There is no magic against "any kind of opponent," because your opponents are so potentially varied. Some are armed; others not. Some are individuals; others are groups or gangs. Some are simply angry; others are (pardon the now-obsolete psychological phrasing) psychopaths. Some are your drunk uncle Eddie, who you don't want to hurt, but you can't have him putting his hands on everyone at the family BBQ. Different weight classes, different weapons, different intentions--the variations are endless.
Pretty much any martial art will help train you in cardio fitness, in balance, in using your weight and strength more efficiently. But some--Western fencing, Kyūdō (Japanese archery), Iaido (the drawing and use of Japanese swords), or Kendo (Japanese swordsmanship with bamboo swords and armor) just to name names--however lovely and historical as arts, are simply not practical fight training for modern people. Similarly, in most Western countries, any art that assumes you will be always armed (e.g. Eskrima, Arnis and Kali) are just not practical. In most places you cannot carry bladed weapons. Even if you could/did, and then used them, you'd probably go to jail for slicing your opponent up in the ways they train/suggest.
For self-defense, I personally prefer training in arts that emphasize the the punching, trapping, and controlling range (arms-length or closer to your opponent) rather than kicking or grappling range. So, Japanese Jujutsu or its American Small-Circle derivative, say, rather than Taekwondo, wrestling, or BJJ. Some karate schools incorporate controls and throws in with striking moves, which is a nice mix. Some kickboxing or sport combat instructors who are savvy to MMA and BJJ teach similarly fluid styles that combine striking, control, and joint-locks. Any of these are preferable to the highly-refined, stylized arts.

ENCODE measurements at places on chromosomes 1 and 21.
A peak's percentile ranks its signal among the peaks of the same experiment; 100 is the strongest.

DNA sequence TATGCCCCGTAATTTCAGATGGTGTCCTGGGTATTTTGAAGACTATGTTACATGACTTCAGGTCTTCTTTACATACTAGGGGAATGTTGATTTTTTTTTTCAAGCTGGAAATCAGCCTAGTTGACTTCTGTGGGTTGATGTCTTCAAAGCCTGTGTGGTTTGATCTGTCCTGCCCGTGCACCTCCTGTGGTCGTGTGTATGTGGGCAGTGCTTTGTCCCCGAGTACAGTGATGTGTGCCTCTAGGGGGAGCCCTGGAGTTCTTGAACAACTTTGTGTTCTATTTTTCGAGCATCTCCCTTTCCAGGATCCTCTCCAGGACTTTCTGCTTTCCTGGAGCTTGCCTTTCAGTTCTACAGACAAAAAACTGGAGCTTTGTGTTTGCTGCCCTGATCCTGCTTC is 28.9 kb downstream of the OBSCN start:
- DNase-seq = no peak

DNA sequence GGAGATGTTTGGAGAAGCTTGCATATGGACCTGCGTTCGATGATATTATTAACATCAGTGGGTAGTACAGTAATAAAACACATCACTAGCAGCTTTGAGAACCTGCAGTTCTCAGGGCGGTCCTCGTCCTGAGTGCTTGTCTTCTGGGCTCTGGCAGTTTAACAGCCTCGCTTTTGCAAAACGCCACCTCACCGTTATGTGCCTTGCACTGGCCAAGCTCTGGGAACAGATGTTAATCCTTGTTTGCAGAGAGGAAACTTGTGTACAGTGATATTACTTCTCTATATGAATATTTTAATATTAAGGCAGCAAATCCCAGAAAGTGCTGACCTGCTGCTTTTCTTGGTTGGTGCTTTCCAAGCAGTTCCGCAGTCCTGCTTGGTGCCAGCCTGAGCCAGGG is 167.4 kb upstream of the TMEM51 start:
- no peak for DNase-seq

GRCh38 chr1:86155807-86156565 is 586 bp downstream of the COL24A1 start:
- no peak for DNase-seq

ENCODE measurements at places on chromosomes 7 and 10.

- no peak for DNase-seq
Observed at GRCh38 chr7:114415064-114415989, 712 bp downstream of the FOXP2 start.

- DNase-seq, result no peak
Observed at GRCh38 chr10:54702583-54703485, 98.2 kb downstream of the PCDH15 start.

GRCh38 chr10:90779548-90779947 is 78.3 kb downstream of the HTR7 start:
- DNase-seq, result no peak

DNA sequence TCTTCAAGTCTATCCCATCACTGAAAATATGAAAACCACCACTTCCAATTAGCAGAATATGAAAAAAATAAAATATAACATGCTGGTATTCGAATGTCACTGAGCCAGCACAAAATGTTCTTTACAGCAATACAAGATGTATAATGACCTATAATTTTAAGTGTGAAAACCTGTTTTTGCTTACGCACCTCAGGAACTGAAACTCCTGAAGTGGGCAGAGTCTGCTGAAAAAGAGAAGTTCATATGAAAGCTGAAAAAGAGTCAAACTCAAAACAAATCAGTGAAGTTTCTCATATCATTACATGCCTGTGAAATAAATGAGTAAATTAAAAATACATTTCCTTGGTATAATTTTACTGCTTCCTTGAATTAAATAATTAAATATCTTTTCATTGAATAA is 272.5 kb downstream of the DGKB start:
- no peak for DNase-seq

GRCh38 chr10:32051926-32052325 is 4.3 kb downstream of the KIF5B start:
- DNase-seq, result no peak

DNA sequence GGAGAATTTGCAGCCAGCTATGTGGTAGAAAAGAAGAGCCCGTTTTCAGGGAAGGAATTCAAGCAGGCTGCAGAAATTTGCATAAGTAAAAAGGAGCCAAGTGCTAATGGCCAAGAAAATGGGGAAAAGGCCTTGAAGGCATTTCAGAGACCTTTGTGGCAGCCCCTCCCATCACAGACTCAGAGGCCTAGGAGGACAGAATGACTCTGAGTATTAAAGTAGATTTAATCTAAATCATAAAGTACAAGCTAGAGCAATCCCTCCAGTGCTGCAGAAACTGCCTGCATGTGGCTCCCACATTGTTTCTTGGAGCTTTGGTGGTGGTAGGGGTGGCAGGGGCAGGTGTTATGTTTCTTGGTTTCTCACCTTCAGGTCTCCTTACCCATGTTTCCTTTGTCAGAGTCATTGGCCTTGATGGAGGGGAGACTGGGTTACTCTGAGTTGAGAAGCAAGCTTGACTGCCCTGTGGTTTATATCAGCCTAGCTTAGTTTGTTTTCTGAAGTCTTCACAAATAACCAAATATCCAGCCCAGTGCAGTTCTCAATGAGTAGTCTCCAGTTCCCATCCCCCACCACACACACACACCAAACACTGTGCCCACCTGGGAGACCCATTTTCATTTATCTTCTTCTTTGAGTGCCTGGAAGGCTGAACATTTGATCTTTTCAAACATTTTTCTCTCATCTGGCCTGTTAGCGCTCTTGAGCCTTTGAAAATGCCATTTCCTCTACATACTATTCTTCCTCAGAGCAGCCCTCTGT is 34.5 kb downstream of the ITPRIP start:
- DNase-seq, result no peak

There are also some martial arts that are specifically "combat engineered": simplified and refined, removing traditional flourishes and sport-fighting rules to focus only on defensive fighting. They're more "martial skills" than "martial arts." Systema and Krav Maga are often cited, though American Small-Circle Jujitsu, Combat Hapkido, and other variants are out there.
You've had wrestling experience, so why not focus on boxing, kickboxing, or jujutsu to extend your range/set of techniques? I know when I added kickboxing and Small Circle Jujitsu techniques to my bag of tricks (previously kung fu, Judo, and Eskrima), I felt enormously more capable in defensive situations.
Sardathrion makes an excellent suggestion about techniques like "No Defense Self Defense." They extend your awareness, posture, voice, and presentation, and are really the most effective defense you have. If you're looking for true self-defense training, it's not a matter of just "choosing a martial art." The "real world self defense" systems that incorporate awareness, the use of your voice (e.g. Verbal Judo), under-high-stress adrenaline dumps, and truly defense-focused techniques are worth seeking out. Rory Miller's Facing Violence: Preparing for the Unexpected is a good place to start to bridge the gap between "martial arts," sport fighting, and real-world violence dynamics and responses.
Here is a recent podcast on this topic: PREVAIL Podcast #3: Self Defense and the Martial Arts. (Full disclosure: I am one of the participants.)